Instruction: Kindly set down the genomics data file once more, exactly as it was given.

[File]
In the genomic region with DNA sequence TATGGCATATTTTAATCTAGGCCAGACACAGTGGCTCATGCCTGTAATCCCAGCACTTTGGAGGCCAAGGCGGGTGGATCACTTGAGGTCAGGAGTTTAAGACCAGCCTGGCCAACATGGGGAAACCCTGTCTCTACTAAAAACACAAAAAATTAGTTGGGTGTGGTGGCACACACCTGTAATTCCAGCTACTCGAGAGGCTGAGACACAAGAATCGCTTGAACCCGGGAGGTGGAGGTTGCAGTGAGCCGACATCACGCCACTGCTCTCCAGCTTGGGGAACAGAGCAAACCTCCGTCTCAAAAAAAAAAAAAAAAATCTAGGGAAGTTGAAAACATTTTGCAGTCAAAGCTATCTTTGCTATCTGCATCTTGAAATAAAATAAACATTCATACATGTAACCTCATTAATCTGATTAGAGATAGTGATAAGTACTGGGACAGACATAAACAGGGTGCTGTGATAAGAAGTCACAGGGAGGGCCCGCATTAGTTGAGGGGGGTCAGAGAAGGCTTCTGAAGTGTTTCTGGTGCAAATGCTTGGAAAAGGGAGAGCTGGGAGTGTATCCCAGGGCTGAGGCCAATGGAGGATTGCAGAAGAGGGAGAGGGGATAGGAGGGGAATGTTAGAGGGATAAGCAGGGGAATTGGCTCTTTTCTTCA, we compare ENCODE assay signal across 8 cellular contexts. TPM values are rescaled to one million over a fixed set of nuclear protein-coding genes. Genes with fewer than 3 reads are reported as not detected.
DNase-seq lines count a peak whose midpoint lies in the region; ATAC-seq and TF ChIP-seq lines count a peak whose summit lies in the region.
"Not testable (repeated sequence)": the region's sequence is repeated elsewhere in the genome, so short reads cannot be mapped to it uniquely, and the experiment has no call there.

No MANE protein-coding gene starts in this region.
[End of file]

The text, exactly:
In the genomic region with DNA sequence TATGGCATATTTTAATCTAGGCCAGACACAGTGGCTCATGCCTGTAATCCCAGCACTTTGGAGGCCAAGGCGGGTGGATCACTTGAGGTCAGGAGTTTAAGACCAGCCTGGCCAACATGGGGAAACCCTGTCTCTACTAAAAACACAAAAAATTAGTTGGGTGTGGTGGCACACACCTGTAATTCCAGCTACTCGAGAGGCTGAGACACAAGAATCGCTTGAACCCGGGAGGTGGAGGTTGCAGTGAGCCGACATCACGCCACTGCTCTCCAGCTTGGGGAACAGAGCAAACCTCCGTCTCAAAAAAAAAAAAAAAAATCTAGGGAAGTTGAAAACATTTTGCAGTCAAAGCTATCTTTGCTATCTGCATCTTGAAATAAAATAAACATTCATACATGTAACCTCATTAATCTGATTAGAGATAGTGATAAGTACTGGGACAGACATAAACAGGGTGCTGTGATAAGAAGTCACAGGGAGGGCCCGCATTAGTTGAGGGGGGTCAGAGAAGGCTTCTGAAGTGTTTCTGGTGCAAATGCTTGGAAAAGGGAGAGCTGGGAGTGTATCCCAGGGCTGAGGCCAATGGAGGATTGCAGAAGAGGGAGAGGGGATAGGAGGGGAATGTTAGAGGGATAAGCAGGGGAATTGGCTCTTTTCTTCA, we compare ENCODE assay signal across 8 cellular contexts. TPM values are rescaled to one million over a fixed set of nuclear protein-coding genes. Genes with fewer than 3 reads are reported as not detected.
DNase-seq lines count a peak whose midpoint lies in the region; ATAC-seq and TF ChIP-seq lines count a peak whose summit lies in the region.
"Not testable (repeated sequence)": the region's sequence is repeated elsewhere in the genome, so short reads cannot be mapped to it uniquely, and the experiment has no call there.

No MANE protein-coding gene starts in this region.